Phil was cool even when one curmudgeonly scribe attempted to kill his vibe, bringing up the dark days before his first major championship when he wore the title “Best Player without a Major” like a cloak of shame.

“That was seven years ago, you need to let that go,” he laughed.

Even Woods, not always generous with praise for his long-time rival, had to applaud Mickelson’s ability to manage his way around the venerable club’s back nine last year. “He didn't hit it very good for his standard on Sunday. But he missed the ball in absolutely every single perfect place for those pins, and that's experience, and that's knowing where to miss. And he did that,” Woods said.

Had the 20 first-time Masters participants been inclined they could have gathered in the back of the press center and enjoyed “Phil’s Five Easy Steps to Winning the Masters.”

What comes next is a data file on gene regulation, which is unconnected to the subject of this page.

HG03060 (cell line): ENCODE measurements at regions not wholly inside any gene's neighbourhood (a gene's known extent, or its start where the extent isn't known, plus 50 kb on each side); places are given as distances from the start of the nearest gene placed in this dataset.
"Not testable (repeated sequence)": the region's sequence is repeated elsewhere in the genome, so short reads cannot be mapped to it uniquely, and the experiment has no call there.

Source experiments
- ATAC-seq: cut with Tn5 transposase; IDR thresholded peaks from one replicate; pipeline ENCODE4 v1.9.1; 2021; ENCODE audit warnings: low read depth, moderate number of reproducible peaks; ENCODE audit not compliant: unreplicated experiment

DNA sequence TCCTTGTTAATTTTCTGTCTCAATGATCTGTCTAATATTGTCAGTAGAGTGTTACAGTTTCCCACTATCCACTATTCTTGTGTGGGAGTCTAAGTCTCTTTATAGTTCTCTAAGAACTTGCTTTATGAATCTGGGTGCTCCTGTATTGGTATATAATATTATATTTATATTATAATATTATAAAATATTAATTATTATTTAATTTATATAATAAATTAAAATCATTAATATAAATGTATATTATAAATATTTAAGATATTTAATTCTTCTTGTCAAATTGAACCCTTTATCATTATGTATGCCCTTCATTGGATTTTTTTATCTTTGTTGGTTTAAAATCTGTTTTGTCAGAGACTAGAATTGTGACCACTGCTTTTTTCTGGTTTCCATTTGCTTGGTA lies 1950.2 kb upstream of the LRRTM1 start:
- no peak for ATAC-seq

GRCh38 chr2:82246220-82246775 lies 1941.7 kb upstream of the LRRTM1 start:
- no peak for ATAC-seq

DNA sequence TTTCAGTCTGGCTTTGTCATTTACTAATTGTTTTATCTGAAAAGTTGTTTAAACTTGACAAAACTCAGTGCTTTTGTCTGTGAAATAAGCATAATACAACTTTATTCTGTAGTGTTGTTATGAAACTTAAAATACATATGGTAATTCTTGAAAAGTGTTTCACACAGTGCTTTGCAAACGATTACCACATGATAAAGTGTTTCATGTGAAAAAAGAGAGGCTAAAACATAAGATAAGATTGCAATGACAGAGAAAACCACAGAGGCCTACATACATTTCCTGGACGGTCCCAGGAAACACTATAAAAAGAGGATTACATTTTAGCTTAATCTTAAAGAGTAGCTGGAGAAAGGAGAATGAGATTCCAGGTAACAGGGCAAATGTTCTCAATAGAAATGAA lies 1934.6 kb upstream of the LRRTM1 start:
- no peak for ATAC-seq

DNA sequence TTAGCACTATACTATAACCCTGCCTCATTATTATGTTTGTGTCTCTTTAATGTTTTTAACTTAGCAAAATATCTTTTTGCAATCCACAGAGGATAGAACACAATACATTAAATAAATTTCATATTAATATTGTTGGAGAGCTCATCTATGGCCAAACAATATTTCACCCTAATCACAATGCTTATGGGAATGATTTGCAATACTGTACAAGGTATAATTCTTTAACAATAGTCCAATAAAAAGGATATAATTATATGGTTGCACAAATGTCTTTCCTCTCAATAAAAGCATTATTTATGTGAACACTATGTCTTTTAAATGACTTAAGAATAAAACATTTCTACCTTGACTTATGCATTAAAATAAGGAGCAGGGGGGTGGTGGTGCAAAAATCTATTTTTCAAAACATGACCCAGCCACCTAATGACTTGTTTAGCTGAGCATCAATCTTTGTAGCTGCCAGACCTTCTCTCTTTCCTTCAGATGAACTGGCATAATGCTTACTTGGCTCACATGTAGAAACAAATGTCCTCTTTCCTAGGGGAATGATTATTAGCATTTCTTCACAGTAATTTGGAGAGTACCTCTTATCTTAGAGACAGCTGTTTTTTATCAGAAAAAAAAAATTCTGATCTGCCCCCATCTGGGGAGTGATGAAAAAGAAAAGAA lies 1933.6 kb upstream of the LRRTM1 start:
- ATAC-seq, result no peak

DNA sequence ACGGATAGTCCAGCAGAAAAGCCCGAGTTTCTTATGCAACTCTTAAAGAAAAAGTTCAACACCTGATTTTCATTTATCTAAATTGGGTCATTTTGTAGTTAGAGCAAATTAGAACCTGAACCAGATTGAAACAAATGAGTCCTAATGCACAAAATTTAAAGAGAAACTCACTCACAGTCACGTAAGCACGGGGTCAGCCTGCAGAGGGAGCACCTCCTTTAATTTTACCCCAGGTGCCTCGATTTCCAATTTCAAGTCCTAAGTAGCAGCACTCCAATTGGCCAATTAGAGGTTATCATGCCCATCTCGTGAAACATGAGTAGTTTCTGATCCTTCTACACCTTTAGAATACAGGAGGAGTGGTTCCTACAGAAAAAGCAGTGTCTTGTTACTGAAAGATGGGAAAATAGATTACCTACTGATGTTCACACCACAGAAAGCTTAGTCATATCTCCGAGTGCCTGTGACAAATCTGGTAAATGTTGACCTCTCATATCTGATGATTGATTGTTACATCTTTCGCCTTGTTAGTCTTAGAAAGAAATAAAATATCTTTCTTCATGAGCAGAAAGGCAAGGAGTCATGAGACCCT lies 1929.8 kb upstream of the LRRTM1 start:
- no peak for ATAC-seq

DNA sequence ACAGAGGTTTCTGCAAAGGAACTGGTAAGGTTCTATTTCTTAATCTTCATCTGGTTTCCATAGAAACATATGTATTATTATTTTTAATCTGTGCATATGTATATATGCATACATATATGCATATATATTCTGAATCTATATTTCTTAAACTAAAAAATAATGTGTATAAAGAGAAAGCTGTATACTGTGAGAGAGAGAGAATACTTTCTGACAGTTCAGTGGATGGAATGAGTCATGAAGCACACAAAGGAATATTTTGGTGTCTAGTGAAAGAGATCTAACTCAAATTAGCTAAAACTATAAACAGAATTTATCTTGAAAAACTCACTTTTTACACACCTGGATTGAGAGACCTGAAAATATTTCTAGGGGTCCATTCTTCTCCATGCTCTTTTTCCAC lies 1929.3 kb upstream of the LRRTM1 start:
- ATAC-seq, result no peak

Step 1: Play to win, even when your caddie is trying to talk you out of it. “You mean those three times,” Mickelson smiled when asked about his famous shot at the 13th hole last year, a bold option his caddie Jim “Bones” Mackay attempted to talk him down from . . . three times.

Augusta National may, indeed, set up more favorably for a left-hander, a pop-culture explanation of Lefty’s recent run at Augusta. But Mickelson’s greatest asset may be the same DNA that drove him to bounce his U.S. Open title off the corporate tents at Winged Foot.

“There’s a point in every tournament where you have to take on some risk,” Mickelson said. “You can’t expect that other players are going to give it to you.”

Write that down.

Step 2: Swing hard. We’re talking see-a-back-specialist hard, which is what Mickelson is doing this week in hopes of avoiding a body cast. You don’t have to hit the ball a mile to win a green jacket, but it helps, particularly when the forecast calls for a warm, windless week.